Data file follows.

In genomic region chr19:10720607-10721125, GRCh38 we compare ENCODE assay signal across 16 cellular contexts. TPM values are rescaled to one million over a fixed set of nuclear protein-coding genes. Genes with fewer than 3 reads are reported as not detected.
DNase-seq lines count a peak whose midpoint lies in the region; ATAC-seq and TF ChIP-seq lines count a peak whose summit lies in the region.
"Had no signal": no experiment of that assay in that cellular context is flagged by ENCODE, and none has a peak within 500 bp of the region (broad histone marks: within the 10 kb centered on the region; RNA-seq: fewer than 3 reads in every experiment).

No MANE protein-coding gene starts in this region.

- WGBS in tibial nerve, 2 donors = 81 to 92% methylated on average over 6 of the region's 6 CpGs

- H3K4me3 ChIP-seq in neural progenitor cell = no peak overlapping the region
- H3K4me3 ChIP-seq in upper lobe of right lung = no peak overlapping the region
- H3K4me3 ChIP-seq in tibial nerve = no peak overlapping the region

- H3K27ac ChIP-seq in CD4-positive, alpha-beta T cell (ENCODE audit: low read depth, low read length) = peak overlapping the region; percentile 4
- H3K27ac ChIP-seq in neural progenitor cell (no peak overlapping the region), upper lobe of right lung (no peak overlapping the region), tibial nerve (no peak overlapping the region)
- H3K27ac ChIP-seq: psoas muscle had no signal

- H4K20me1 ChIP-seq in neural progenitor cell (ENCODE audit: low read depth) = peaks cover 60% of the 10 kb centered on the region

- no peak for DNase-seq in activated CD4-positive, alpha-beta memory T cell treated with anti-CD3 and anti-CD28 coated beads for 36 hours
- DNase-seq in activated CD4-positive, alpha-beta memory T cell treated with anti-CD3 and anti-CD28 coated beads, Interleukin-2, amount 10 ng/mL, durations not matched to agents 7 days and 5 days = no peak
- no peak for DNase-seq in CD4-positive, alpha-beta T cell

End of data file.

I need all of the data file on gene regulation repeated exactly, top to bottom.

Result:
In genomic region chr19:10720607-10721125, GRCh38 we compare ENCODE assay signal across 16 cellular contexts. TPM values are rescaled to one million over a fixed set of nuclear protein-coding genes. Genes with fewer than 3 reads are reported as not detected.
DNase-seq lines count a peak whose midpoint lies in the region; ATAC-seq and TF ChIP-seq lines count a peak whose summit lies in the region.
"Had no signal": no experiment of that assay in that cellular context is flagged by ENCODE, and none has a peak within 500 bp of the region (broad histone marks: within the 10 kb centered on the region; RNA-seq: fewer than 3 reads in every experiment).

No MANE protein-coding gene starts in this region.

- WGBS in tibial nerve, 2 donors = 81 to 92% methylated on average over 6 of the region's 6 CpGs

- H3K4me3 ChIP-seq in neural progenitor cell = no peak overlapping the region
- H3K4me3 ChIP-seq in upper lobe of right lung = no peak overlapping the region
- H3K4me3 ChIP-seq in tibial nerve = no peak overlapping the region

- H3K27ac ChIP-seq in CD4-positive, alpha-beta T cell (ENCODE audit: low read depth, low read length) = peak overlapping the region; percentile 4
- H3K27ac ChIP-seq in neural progenitor cell (no peak overlapping the region), upper lobe of right lung (no peak overlapping the region), tibial nerve (no peak overlapping the region)
- H3K27ac ChIP-seq: psoas muscle had no signal

- H4K20me1 ChIP-seq in neural progenitor cell (ENCODE audit: low read depth) = peaks cover 60% of the 10 kb centered on the region

- no peak for DNase-seq in activated CD4-positive, alpha-beta memory T cell treated with anti-CD3 and anti-CD28 coated beads for 36 hours
- DNase-seq in activated CD4-positive, alpha-beta memory T cell treated with anti-CD3 and anti-CD28 coated beads, Interleukin-2, amount 10 ng/mL, durations not matched to agents 7 days and 5 days = no peak
- no peak for DNase-seq in CD4-positive, alpha-beta T cell